By Chris Lane
By Jeff Balke
By Aaron Reiss
By Angelica Leicht
By Dianna Wray
By Aaron Reiss
By Camilo Smith
By Craig Malisow
Two years later, Gramm led the push to open the door for Enron even wider by heading the effort to exempt over-the-counter derivatives from commission control. That allowed Enron to break free of the spot market for natural gas. It also enabled the company to customize derivative contracts for customers looking for long-term price stability in the market.
Gramm had previously announced she would be leaving the commission. A week after delivering the rule change for congressional approval, she departed.
Five weeks later, Gramm had a new position: Lay appointed her to Enron's board of directors. The position paid about $30,000 a year, plus stock options. One CFTC member called the timing "horrible." Lay told The Washington Post that it was "convoluted" to suggest Gramm was brought on board for any reason other than her brilliance.
"Her knowledge of the derivatives market is a big plus for Enron," Lay said. "There aren't that many people who really understand that business."
However, the corporation itself would soon be wondering how well it understood business in the vastly broadened markets delivered through deregulation.
Enron's extended leg room in the over-the-counter market brought it trouble almost immediately. In 1993, TGT, an Enron subsidiary in Great Britain, entered into a "take or pay" contract with companies pumping natural gas from the J-Block field in the North Sea. Enron agreed to take 260 million cubic feet of gas per day for ten years to supply one of its own power plants and to sell to others.
But when the contract matured and Enron had to take delivery, demand for natural gas was down and the price had dropped by half. Enron tried to litigate its way out of the mess, but a British court ruled that the meaning of "take or pay" was pretty clear.
The failed deal cost Enron $537 million in 1997. Bob Young, a derivatives consultant with New York-based ERisk, says the massive loss should have raised concerns inside the company.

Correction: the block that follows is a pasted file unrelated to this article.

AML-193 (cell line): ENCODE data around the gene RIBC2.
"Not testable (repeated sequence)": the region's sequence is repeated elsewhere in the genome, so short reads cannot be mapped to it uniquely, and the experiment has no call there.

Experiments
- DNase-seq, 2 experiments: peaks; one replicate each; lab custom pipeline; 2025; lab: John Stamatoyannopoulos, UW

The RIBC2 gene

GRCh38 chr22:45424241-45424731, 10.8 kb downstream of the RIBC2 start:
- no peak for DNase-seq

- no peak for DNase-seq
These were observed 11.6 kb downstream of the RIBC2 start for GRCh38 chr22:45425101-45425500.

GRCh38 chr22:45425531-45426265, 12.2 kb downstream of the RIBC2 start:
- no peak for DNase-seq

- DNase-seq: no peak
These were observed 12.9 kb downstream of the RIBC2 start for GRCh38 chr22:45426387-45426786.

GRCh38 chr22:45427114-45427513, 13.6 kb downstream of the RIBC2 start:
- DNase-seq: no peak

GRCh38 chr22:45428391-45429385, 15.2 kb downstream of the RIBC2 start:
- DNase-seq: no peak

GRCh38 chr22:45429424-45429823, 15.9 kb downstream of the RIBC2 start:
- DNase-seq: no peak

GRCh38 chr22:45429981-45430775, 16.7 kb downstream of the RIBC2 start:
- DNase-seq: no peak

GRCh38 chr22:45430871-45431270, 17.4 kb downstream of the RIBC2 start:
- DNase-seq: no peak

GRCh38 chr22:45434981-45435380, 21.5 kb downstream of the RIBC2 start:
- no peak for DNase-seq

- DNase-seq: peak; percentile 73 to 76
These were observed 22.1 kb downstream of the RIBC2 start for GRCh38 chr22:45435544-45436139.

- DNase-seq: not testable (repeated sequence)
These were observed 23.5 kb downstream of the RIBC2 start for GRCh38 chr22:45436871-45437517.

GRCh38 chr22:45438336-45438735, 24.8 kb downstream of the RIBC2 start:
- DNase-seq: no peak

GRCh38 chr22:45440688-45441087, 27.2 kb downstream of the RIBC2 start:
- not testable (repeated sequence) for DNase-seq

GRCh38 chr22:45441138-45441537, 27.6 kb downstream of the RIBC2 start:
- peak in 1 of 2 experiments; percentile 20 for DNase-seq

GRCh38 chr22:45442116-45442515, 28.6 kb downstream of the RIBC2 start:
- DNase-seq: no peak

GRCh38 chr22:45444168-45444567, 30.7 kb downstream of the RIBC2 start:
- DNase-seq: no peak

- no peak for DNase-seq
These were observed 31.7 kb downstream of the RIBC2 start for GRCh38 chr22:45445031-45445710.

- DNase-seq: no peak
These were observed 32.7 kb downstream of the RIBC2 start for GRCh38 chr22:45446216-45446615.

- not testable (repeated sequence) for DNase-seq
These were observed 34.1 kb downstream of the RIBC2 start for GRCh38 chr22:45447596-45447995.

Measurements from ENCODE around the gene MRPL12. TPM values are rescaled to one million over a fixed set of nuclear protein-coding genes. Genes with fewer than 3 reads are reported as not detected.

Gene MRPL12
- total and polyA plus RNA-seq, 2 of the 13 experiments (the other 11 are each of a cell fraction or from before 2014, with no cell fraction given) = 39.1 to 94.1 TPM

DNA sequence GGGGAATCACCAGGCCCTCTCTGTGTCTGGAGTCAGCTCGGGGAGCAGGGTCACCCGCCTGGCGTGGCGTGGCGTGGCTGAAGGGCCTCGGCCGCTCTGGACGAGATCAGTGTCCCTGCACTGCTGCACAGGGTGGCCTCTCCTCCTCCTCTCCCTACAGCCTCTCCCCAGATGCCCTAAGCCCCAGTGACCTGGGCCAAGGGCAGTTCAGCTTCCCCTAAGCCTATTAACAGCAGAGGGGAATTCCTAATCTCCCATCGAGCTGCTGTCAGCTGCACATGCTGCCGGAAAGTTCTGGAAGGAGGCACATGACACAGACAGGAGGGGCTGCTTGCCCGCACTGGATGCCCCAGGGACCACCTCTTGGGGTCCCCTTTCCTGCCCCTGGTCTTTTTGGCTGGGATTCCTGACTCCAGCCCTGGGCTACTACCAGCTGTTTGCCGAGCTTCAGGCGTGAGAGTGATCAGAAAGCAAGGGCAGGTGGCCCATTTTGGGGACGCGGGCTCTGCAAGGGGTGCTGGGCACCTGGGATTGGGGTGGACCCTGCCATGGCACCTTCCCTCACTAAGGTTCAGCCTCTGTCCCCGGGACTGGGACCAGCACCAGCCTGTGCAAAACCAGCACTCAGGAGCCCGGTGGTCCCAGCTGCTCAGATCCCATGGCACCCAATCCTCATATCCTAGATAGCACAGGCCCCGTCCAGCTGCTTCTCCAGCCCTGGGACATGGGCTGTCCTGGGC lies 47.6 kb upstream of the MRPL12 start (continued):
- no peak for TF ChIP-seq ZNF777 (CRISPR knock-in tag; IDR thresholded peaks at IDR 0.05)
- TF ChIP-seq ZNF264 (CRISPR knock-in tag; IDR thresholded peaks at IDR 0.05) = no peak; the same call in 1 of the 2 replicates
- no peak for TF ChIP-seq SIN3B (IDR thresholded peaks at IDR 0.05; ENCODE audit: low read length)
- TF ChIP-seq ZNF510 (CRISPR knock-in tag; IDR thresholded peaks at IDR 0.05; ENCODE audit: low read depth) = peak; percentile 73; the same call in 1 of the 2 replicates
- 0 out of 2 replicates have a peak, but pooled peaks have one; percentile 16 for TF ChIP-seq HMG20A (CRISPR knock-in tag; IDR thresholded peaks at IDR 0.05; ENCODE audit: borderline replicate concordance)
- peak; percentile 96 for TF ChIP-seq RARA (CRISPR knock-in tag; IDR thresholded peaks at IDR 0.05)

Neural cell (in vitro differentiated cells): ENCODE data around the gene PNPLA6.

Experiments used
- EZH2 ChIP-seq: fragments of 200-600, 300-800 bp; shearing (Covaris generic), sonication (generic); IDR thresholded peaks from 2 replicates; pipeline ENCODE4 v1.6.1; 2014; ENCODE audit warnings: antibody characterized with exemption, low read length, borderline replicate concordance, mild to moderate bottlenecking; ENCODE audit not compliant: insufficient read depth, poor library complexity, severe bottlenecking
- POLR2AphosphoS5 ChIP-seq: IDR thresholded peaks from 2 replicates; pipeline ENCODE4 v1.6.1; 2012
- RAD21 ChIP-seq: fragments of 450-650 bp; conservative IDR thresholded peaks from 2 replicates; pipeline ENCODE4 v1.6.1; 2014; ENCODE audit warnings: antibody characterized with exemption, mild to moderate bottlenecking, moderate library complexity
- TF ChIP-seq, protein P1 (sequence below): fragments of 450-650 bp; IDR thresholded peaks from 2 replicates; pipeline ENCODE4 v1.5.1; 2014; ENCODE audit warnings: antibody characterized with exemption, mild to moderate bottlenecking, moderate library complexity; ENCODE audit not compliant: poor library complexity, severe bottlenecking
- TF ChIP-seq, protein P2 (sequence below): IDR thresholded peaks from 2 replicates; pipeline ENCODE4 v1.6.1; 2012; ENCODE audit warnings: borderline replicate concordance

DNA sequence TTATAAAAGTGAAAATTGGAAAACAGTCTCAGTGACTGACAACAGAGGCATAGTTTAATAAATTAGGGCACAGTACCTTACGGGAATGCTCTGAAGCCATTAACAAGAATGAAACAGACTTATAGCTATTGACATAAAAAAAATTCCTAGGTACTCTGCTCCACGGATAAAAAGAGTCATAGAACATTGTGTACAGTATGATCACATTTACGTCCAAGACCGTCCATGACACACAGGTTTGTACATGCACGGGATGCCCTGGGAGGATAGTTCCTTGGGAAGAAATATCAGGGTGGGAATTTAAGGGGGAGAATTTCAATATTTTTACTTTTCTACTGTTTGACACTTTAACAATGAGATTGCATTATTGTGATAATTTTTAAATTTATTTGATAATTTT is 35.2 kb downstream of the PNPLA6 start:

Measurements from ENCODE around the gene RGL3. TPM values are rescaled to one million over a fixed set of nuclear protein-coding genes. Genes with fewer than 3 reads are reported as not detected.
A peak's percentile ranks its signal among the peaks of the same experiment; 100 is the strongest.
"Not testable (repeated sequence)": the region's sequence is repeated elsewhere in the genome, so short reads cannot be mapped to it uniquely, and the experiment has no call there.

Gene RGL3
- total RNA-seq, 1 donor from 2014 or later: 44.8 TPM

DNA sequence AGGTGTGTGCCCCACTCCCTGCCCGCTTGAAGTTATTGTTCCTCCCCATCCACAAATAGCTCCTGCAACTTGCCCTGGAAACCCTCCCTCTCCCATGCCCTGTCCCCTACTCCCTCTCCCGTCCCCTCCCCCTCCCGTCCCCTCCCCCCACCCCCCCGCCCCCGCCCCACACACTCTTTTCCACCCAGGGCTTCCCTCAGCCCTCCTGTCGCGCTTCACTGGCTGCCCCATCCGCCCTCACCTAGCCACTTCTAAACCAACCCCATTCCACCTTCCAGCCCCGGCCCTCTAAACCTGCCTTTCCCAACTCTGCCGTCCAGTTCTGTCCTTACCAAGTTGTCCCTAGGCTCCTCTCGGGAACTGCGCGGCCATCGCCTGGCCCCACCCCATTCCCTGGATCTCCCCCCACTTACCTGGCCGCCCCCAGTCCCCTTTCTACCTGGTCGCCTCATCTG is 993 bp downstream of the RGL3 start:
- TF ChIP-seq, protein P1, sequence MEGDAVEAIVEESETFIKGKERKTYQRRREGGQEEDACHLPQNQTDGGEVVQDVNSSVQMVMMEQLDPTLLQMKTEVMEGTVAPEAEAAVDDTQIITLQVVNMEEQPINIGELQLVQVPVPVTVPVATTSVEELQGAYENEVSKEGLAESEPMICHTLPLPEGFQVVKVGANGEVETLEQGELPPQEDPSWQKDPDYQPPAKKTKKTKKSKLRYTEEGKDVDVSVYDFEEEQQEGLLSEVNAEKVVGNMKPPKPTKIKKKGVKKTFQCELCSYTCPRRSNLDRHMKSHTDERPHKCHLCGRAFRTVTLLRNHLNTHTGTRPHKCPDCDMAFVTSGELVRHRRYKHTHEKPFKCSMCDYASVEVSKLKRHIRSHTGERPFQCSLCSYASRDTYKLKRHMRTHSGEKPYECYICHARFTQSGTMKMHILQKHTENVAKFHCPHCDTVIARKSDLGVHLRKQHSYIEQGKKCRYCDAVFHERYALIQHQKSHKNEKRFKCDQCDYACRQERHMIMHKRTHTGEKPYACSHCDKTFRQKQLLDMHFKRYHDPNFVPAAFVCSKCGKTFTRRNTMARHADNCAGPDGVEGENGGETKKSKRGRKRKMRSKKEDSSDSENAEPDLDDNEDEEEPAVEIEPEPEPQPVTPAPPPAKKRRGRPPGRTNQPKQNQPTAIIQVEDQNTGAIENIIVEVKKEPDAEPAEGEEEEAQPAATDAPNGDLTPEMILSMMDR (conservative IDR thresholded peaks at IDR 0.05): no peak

Young believes that trading in the "short end," meaning locking in prices for three to five years, is a safe bet because everyone has the same idea what the commodity will cost in that time frame. But he explains that there are no markets for pegging prices in the more distant future, such as 15 years out.
"No one knows what the price is going to be," he says, "so you have to base it on expectations, which can change."
In retrospect, the J-Block debacle appears to be just one of many problems Enron faced in 1997. After all, that's when it formed the first of its subsidiaries to shield transactions from the balance sheet. One of the more infamous was called LJM, for the initials of CFO Andrew Fastow's three children.
The J-Block contract suggested to Young that Enron wasn't managing its trading books closely enough. Traders are supposed to adjust the value daily on long-term contracts, a practice called mark-to-market accounting. A responsible trader will watch for price decreases that reduce the long-term value of contracts. If that happens, the trader will try to hedge the lost value by making another trade that promises a better outcome.
The flaw in such accounting of unregulated derivatives was the potential for a harried or unscrupulous trader to inflate long-term contract values, knowing no one outside the company would have access to the information. Traders for any company might decide to impress their bosses or increase their bonuses by setting unrealistic future prices, then simply ignoring any subsequent changes in the commodity's price.
"It's a real conflict of interest," Young says. "A trader can set the market almost however he wants, then manipulate the market value to his own benefit. He just tells his boss the trade has been booked and he wants to be paid for that value now."
Whatever problems were escalating within the walls of Enron's far-flung enterprises, the exterior looked sleeker than ever. The corporation concentrated more and more resources into the heady stuff of derivatives trading. It invested in broadband, coal, water, pulp, paper and more. World market analysts were wowed by the new and novel initiatives into expanding economic markets.
Executive Jeff Skilling showed the brash style with personalized license plates -- WLEC -- for "world's largest energy company."
As that target came within Enron's sights, there were a few pesky chores to be taken care of first. Creative bookkeeping had spawned more and more sleight-of-hand subsidiaries to mask accurate numbers from corporate balance sheets. And government was trying to get in the way again, this time with the audacity of proposals to require proper accounting and oversight to the wide-open field of derivatives.
Lay would soon be returning to the front to break more regulatory leashes. This time, he was better armed than ever with political largesse.
The Enron chairman had invested his massive campaign contributions wisely. While he'd made it clear that one of his goals was a GOP majority in Congress, he would put his money on Democrats when there were no viable alternatives.
Lay is conservative, but "he is not some right-wing nut," says Enron fund-raiser Sue Walden, a loyalist who stays in regular contact with Lay. "He is pragmatic in 'What do I need to do on the PR end to achieve my goals?' "